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How to Tell a Potential Partner You Have an STD

A young woman with herpes shares ways to make the talk less stressful.

When you’re open about the fact that you have herpes (as I am), you get asked all the time if there is a foolproof, non-awkward way to tell a new sexual partner that you have an STD. Sorry to let you down, but there is no one-size-fits all script for disclosure (if you’ve found one, please e-mail it to me). Every relationship is its own special snowflake, and you have to find an approach to the STD conversation that works for you.

But in my experience bringing up the topic since I was diagnosed two years ago, I have picked up a few tricks. Here are 10 pointers I recommend anyone who has to broach this difficult topic keep in mind.

1. Practice

Yes, it is scary to have That Conversation, especially when you’ve been diagnosed recently. At the beginning, even thinking the words “I have an STD” can feel uncomfortable and embarrassing. So say them as often as possible! Talk to yourself in the mirror. Chat with your pets about sexual health—they won’t judge you. Every time you disclose your status, even when no one is actually on the listening end of that conversation, it gets easier. Before a big date, I like to practicing segues as I lather my hair up with shampoo in the shower (“And I have a blog where I write about gender issues and sexuality and what it’s like for me to live with genital herpes…”). You don’t need to plan out everything you want to say to your partner in advance, but knowing where you want to start and being able to say it smoothly will help you feel confident when the moment arrives.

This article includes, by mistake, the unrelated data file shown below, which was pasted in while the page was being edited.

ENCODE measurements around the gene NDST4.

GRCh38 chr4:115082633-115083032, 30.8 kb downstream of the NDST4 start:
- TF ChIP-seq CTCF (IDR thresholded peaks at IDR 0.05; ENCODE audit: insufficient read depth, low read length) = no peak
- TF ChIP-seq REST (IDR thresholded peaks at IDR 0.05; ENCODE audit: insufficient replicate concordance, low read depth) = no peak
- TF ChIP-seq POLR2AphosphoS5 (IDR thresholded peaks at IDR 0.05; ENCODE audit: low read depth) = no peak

2. Don’t Psych Yourself Out

It’s human nature to imagine all of the no-good, very-bad, awkward directions this conversation could go. When I was first diagnosed, the many nasty ways my date could reject me ran through my head like ticker tape. But convincing myself every disclosure would be a disaster was a self-fulfilling prophecy; I’ve only ever had a bad response when I entered that conversation from a place of doubt and insecurity. Instead of fixating on the risk of rejection, focus on how awesome you are and the positives you bring to the relationship. No, seriously! Think of the character and respect you are demonstrating by being honest about your sexual health. Look at you, doing the right thing. Who wouldn’t want to date you?

3. Make It a Conversation, Not a Monologue

A great way to freak out the person you’re dating is to say you need to talk about something serious and then launch into a big, emotional confession. Instead of taking the “I have something important to tell you” route, treat this as an opportunity to discuss how you want to approach your relationship…in a low-pressure way, of course. I’ve used the disclosure conversation to discuss what I want in the relationship more generally—am I looking for something exclusive, or would I prefer to keep things casual? This is also a good time to ask how recently they were last tested for STDs and discuss what forms of protection and birth control you want to use together. Saying, “I would rather we use condoms if we have sex because I have HPV and want to keep you safe,” is much more reassuring than, “I hate to tell you this, but I have HPV.”

Don’t be surprised if opening up about your STD invites him or her to do the same with whatever it is they struggle to tell new partners. Disclosing that you have an STD demonstrates you’re an honest, nonjudgmental soul, and that will often encourage your partner to lower some of his or her walls, too. Some of my best relationships were built on that first conversation when I let my guard down and my partner followed me to that place of emotional vulnerability. These are the moments of trust and vulnerability that become the foundations of the best relationships.